cross-posted from the New Jersey Tenth Amendment Center
This election year was one of mixed results for the Nullification and Tenth Amendment movement. In some states, initiatives were on the ballots that, in one way or another, sought to remove the federal government from the decision making process on an assortment of issues. Some met with success, while others failed.
Ohioans voted overwhelmingly in favor of Issue 3, which nullifies ObamaCare’s health insurance mandate. While this is only a small part of the health care reform bill, it is a beginning. Hopefully, state legislatures, local governments and the people of their respective states will begin dissecting and nullifying the rest of the 2,000 page monstrosity.
Mississippi’s Personhood initiative (26) failed by a roughly 14 point margin. Had it passed, it would have recognized the unborn as persons from the moment of conception in their state. There was disappointment among Pro-Lifers, particularly Pro-Life Tenthers, that the measure did not pass. I would remind them that the firstTenth Amendment Resolution introduced in New Hampshire in 2009 failed in a vote that was expected to pass, given New Hampshire’s reputation for being very much its own state.
The people of the State of New Jersey re-elected incumbents in almost all the state legislative races. However, perhaps unaware they were nullifying, they voted yes on a non-binding initiative stating New Jersey should pass a law allowing sports betting in Atlantic City. While some would claim the feds have the final say, the first question asked in response should be, “Why?”
A key Democrat in the State Senate and supporter of sports betting, Raymond Lesniak, stated, “New Jersey voters have sent Congress a message that its law which has allowed sports betting in Las Vegas, but not in Atlantic City, is unfair. I’m confident the federal courts will see that injustice as well as the law’s other constitutional infirmities, and overturn it.” Senator Lesniak has planned to introduce legislation on Thursday with the hopes of fast-tracking it to the Governor’s office before the end of the legislative session. Credit where credit is due; without permission from five out of nine individuals in black robes, Senator Lesniak is attempting to nullify federal law! I don’t expect him to get in line to nullify ObamaCare, but when our state and local officials do the right thing, we have to recognize it.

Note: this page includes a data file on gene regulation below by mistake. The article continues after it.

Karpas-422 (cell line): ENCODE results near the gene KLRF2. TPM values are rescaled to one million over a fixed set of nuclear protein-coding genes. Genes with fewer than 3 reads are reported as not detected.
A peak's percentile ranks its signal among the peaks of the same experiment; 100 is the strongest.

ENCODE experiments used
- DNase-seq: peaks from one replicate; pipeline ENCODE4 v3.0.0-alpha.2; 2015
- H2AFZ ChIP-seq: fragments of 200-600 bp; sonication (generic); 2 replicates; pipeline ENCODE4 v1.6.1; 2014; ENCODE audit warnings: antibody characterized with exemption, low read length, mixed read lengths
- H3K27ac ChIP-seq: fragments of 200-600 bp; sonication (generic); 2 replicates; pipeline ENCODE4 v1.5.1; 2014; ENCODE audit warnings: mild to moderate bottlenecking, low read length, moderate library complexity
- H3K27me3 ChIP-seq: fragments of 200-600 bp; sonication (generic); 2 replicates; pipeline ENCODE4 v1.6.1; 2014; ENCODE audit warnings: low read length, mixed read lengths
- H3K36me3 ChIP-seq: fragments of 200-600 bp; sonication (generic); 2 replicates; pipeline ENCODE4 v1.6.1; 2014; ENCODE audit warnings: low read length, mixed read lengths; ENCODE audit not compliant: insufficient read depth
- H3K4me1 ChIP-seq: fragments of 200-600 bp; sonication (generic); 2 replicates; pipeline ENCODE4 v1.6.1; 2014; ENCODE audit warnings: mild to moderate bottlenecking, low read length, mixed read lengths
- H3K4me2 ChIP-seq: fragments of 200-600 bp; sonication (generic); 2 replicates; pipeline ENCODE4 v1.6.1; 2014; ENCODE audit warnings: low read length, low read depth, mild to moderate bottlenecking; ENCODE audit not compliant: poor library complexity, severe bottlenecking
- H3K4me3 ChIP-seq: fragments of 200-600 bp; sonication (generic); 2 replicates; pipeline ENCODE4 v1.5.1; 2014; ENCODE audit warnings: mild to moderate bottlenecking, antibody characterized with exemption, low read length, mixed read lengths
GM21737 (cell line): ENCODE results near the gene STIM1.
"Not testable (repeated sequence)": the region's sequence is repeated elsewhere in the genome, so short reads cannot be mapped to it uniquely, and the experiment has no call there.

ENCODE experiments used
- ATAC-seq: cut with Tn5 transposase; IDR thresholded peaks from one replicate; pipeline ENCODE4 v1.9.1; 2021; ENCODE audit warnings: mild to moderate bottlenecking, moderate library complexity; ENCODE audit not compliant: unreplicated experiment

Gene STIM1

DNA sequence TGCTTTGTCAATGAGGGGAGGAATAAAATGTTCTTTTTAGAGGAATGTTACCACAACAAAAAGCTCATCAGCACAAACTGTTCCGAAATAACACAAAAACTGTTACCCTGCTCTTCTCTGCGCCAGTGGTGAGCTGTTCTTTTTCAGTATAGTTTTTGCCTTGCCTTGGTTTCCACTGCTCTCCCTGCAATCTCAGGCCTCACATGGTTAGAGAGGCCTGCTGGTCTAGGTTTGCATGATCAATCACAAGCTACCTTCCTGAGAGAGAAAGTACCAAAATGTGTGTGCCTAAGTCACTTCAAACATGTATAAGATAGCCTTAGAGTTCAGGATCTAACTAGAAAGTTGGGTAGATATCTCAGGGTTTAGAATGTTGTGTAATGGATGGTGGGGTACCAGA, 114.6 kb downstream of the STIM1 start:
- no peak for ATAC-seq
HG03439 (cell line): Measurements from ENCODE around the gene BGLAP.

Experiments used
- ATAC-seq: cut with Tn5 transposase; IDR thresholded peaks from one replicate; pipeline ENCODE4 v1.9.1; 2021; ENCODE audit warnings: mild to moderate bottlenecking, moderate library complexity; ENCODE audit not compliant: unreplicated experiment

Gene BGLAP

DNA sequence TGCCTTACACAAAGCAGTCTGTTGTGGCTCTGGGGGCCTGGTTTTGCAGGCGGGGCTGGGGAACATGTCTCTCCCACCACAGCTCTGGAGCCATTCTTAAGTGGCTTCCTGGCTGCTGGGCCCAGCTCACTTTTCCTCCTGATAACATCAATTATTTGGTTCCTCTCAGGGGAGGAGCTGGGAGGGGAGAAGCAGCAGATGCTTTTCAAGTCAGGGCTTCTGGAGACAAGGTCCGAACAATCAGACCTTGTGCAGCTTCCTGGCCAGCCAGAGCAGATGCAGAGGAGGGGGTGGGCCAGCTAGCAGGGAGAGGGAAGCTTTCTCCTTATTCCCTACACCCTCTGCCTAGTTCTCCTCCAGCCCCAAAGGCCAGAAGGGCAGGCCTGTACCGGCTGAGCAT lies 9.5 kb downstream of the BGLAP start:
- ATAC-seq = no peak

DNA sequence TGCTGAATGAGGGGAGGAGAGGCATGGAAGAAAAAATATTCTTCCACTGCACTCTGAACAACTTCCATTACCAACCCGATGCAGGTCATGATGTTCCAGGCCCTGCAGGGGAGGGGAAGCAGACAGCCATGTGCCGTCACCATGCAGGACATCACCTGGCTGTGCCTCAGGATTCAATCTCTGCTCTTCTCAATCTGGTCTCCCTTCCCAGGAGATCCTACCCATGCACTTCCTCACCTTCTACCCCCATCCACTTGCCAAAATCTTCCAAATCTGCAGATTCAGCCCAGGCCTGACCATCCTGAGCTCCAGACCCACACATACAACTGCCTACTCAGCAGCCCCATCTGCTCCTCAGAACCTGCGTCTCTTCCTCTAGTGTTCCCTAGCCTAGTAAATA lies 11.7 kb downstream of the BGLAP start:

As a New Jerseyan, I would not be surprised if this wound up being one of those rare bills exercising state sovereignty that enjoyed bi-partisan support. If it did, it would join the Compassionate Use Medical Marijuana Act, signed in the last days of Governor Corzine’s administration, and another bill decriminalizing marijuana, A4252, the text of which still has yet to be published on the legislature’s website. Governor Christie is in favor of the measure as well, so it seems it is just a matter of getting a bill to his desk.
I personally voted yes on the measure. I had considered voting no, simply because of the claims that it would “generate revenue for the state,” which typically translate to $1.25 in new spending for every $1.00 in new revenue (that is just a very rough approximation and not meant to be an official figure). However, the Tenther in me said telling the feds “No!” was more important.
Congress told the states that they could legalize sports betting IF they did so before a 1991 federal deadline. How big of them, to tell the states to give a chance to exercise their sovereign rights, as long as they stuck with whatever decision they made by an arbitrary deadline. Congress then left New Jersey out of a 1992 law allowing sports betting in Nevada, Delaware, Oregon and Montana. Not to offend friends, or even strangers, in those four states, but why do they get special treatment?
I am not a fan of sports betting myself, and if New Jersey votes to allow it, some may not agree with that decision. But we New Jerseyans must agree that it is exactly that – OUR decision! Wherever you stand on the issue, contact your State Legislators and let them know. This is our state, one of the original thirteen! Congress would not exist without us, and it is high time we reminded them of that.